Obama suggests that we consider the government shutdown in the context of a worker shutting down a factory because he didn't get what he wanted. And a worker who did that kind of thing? "He'd be fired!" the President told us.

Has President Obama never heard of a strike?

* * *

Oh boy, Rob Schneider has turned Republican. Thus improving the IQs of both parties? Somehow I doubt it--both the conversion and the old joke.

Look: he's supporting a Republican for governor; that does not mean he's changed parties and become a conservative. It's just that he's concluded that California's government is insane because he owns a business, and California's regulations and taxes have driven it beyond the borders of that state.

But he's not alone:
Among others who have made similar moves was Ronald Reagan.

And Clint Eastwood, Patricia Heaton, Morgan Brittany, Sarah Michelle Gellar, Angie Harmon, Bruce Willis, Heather Locklear, Shannon Dougherty, 50 Cent, Cheryl Ladd, Tom Selleck and Allen Covert.

And James Woods, Jon Voight, Jeff Foxworthy, Chuck Norris, Bruce Willis, Dennis Miller, Adam Baldwin, Kurt Russell, Nick Searcy, Kirk Cameron, Andy Garcia, Kelsey Grammer, Ron Silver, Ben Stein, Pat Boone, Mel Gibson, Adam Sandler, Scott Baio and Kathy Ireland.

And Shirley Temple, Dean Cain, Kevin Sorbo, Jessica Simpson, Jaclyn Smith, Gary Sinise, Dwight Schultz, Fred Grandy, Yakov Smirnoff, Drew Carey, Jamie Farr, Lou Ferrigno, Fess Parker and Sylvester Stallone.

And Hunter Tylo, Bruce Boxleitner, Eduardo Verastegui, Janine Turner, Heidi Montag, Arnold Schwarzenegger,...
Sarah Michelle Gellar is a Republican now? The last thing I heard from her, she had said, "The difference between a Democrat and a Republican is that I'll fuck a Democrat."

Bruce Boxleitner? Really? I did always like the cut of his jib.

Missing from that list (probably included in the "and others" I cut after Arnold) is Jerry Doyle who played Michael Garibaldi on Babylon 5. A few of the names in that list are a bit surprising, but none more than "Buffy". Then again, she made her pile with Buffy the Vampire Slayer so it's not like she has to worry about finding a job.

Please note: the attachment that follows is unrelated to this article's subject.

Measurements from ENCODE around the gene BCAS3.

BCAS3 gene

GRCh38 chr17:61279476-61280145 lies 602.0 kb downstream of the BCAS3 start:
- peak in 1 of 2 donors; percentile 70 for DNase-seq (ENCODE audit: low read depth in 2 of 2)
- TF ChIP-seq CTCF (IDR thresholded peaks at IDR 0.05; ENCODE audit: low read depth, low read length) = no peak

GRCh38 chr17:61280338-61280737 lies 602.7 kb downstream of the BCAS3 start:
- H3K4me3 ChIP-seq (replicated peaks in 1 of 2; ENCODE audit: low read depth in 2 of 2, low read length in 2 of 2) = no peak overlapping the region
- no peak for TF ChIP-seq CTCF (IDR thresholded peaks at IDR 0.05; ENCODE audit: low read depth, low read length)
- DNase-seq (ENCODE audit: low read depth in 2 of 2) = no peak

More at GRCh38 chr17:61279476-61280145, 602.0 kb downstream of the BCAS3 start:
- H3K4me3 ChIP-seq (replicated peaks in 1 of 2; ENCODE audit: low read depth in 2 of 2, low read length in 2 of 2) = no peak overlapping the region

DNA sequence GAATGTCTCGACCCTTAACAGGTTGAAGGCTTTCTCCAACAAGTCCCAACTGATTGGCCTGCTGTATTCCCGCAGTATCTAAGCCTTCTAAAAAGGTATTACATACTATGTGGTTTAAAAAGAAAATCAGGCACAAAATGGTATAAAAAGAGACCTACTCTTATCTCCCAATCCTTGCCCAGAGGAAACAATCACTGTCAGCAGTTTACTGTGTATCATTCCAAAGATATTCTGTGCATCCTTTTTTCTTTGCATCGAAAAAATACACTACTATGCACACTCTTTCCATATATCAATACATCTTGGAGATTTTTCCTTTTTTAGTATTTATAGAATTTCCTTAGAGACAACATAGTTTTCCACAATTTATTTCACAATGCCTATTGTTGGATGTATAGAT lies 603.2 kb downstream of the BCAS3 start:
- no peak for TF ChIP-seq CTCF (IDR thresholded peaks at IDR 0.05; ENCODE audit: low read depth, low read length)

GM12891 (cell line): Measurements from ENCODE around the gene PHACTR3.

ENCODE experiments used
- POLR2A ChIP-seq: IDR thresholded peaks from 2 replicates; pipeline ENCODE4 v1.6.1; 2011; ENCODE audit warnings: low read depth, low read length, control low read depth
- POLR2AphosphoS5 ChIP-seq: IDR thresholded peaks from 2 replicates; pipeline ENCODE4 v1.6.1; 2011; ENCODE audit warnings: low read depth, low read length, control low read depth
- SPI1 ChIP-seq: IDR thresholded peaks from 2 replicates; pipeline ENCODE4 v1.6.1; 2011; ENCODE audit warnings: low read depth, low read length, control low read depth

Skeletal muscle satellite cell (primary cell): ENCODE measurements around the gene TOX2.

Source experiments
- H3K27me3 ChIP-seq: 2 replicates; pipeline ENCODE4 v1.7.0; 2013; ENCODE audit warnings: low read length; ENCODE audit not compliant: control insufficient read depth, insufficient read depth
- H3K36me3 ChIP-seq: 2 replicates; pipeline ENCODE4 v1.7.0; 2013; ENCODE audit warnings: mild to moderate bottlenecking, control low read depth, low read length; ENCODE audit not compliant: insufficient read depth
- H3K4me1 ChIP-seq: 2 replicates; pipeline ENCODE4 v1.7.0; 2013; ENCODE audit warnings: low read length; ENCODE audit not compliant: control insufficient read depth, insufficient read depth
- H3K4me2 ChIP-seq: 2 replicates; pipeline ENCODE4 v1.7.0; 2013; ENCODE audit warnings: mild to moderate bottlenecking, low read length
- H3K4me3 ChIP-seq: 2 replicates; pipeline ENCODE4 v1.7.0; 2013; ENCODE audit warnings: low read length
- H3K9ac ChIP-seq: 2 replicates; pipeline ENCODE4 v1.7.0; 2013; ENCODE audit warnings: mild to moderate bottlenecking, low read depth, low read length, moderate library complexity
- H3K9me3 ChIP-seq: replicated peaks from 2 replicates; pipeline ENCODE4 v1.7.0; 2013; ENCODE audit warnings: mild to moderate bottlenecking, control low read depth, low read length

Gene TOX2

Well, whatever. It is true that California is victim to too much regulation and taxation ("Warning: this sign contains subtances known to the State oF California to be carcinogenic. Also, the bridge ahead is out.") and I can see how that would drive someone to a party which says it's all about limiting government.

* * *

Well, choir practice has been canceled this week and next, and we won't be singing on the following Sundays, so I don't know what to do with myself.

* * *

Warm October days--

Yesterday was a very, very pleasant autumn day. I had interviews scheduled and some errands to run, so I went out and did what had to be done, and it was so nice I could roll down the Jeep's windows. Today I have only to go to the store for bread and maybe a pack of light bulbs.

...had to take the Jeep for the errands because I forgot to renew the bike's license plate. *sigh* One of the errands was, in fact, going to the DMV to get a new sticker. Because of all this--and all the interviewing I've been doing--I've put over 400 miles on the Jeep since that first Best Buy interview in early September.

On the way back from one interview, the Jeep had the death wobble bad. I hit a bump and jigjigjigjigjigjigJIGJIGJIG until I let off the gas and the oscillation damped out, but it happened again a little bit further down the road.

The ol' Jeepney has 110,200 miles on it now. I know I need to get new tires on the beast and then get the front end aligned; it's already been five years since I replaced the steering damper so I know that's got to be done, too. If I do all that and the problem doesn't go away, then I get to go through the front suspension, too, and figure out what parts need replacing.

I get a pretty nasty shimmy right at 55 MPH, but I figure that's probably because the tires are old. Who knows? Maybe it's also "death wobble"; if I still have that problem after new tires etc then I'll be digging into the front end.

(Assuming, of course, that the tire shop doesn't tell me, "Hey, you need XYZ or we can't align it," in which case I'll say, "Get it close as you can and I'll be back soon." Heh.)

* * *

Anyway, today is a "down" day for me. No running around required, and as I said above the only thing I really need to do is go buy bread. Maybe I'll do that in an hour or so.